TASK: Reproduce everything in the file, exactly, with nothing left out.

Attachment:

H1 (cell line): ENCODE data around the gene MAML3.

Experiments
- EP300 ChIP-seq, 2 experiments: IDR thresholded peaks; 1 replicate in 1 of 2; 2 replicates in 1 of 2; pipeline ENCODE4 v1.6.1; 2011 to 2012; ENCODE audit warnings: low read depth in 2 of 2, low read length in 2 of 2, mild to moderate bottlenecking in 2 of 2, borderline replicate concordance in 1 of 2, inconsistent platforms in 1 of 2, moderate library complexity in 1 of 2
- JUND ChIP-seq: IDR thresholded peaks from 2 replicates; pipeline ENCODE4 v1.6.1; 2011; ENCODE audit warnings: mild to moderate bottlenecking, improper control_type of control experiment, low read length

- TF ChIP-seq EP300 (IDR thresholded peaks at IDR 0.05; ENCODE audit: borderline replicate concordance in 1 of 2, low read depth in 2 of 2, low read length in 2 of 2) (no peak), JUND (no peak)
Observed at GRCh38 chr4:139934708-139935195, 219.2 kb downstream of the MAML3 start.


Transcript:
H1 (cell line): ENCODE data around the gene MAML3.

Experiments
- EP300 ChIP-seq, 2 experiments: IDR thresholded peaks; 1 replicate in 1 of 2; 2 replicates in 1 of 2; pipeline ENCODE4 v1.6.1; 2011 to 2012; ENCODE audit warnings: low read depth in 2 of 2, low read length in 2 of 2, mild to moderate bottlenecking in 2 of 2, borderline replicate concordance in 1 of 2, inconsistent platforms in 1 of 2, moderate library complexity in 1 of 2
- JUND ChIP-seq: IDR thresholded peaks from 2 replicates; pipeline ENCODE4 v1.6.1; 2011; ENCODE audit warnings: mild to moderate bottlenecking, improper control_type of control experiment, low read length

- TF ChIP-seq EP300 (IDR thresholded peaks at IDR 0.05; ENCODE audit: borderline replicate concordance in 1 of 2, low read depth in 2 of 2, low read length in 2 of 2) (no peak), JUND (no peak)
Observed at GRCh38 chr4:139934708-139935195, 219.2 kb downstream of the MAML3 start.